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I am noticing a trend in regards to the questions I am receiving for my “Ask the Trainer” column. A predominant number of questions are about dog-to-dog issues in multi-dog households. Having more than one dog is terrific, however it definitely complicates matters and magnifies any unwanted or challenging behaviors.
If you are looking to acquire another dog, make sure your current dog is well-behaved. If they display any undesirable behaviors, you need to properly address this before getting a second dog – as the “bad behaviors” will only get worse when the new dog arrives.
There is a direct correlation between the number of dogs you have and the amount of structure you need to provide. When you increase the number of dogs, you must also be more vigilant and provide increased structure, rules and boundaries. Too many owners take the inverse approach, and decrease boundaries as they add more dogs. This will only magnify the amount and severity of problems.
You need to set clear, simple, and non-negotiable rules, boundaries, and structure for all dogs to follow. In doing so, you will greatly reduce the likelihood of issues. If you already have multiple dogs in your home and you are experiencing problems, you need to reign in their freedom and institute non-negotiable parameters. As I always say, freedom is not entitled, it is earned. If dogs behave well, they get more privileges and freedom. If bad behavior occurs, freedom is reduced.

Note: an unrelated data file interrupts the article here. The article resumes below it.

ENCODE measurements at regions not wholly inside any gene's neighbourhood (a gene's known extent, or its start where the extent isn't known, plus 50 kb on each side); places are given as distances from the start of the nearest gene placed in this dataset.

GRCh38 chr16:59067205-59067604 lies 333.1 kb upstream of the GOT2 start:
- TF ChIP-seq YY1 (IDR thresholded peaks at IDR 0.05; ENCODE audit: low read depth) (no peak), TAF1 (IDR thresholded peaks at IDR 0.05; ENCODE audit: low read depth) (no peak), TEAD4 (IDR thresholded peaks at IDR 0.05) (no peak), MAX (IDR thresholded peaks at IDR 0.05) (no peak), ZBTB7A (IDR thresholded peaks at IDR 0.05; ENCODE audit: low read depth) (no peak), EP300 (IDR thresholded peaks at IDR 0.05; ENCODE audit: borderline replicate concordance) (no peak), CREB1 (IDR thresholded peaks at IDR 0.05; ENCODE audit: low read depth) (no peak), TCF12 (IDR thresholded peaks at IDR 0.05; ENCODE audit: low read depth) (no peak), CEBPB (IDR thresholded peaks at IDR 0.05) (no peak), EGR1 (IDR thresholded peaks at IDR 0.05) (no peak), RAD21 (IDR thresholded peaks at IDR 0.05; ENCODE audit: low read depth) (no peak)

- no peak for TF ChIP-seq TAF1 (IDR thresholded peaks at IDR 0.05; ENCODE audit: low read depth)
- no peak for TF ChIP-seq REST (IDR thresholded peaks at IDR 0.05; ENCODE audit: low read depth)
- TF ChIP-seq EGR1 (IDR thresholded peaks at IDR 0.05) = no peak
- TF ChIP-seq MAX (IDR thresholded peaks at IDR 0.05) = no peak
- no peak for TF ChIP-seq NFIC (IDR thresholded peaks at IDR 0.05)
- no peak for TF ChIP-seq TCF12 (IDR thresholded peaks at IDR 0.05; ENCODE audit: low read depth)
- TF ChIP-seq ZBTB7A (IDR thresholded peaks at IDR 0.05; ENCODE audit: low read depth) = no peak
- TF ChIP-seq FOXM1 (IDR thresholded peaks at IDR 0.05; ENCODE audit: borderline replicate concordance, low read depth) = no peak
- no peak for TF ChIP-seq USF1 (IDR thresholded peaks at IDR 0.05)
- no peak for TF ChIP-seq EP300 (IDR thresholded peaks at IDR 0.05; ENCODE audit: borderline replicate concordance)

The boundaries, rules, and structure you choose to institute is up to you. A few of the concepts I consider to be important can be found in my Guidelines for Dog Owners article. These are not the only elements I implement. However many owners have seen massive progress and achieve great success by embracing these guidelines in their dogs’ lives.
Regardless of the parameters you establish for your dogs, the key is to be unwavering in their adherence. Dogs thrive on consistency. If they realize they will not get away with breaking the rules, then they will follow them. However if they notice loopholes to exploit so rules don’t have to be followed, then they will persist and test the boundaries.
So whether you are considering acquiring another dog or already have a multi-dog household, make sure you have established clear and simple structure that you consistently follow-through on.
Steve Reid is a Certified Dog Trainer and owner of S.R. Dog Training in Westchester, NY. For more information about S. R. Dog Training and to sign-up for his newsletter, visit www.srdogtraining.com. Please also become a fan of Steve on Facebook at www.Facebook.com/SRDogTraining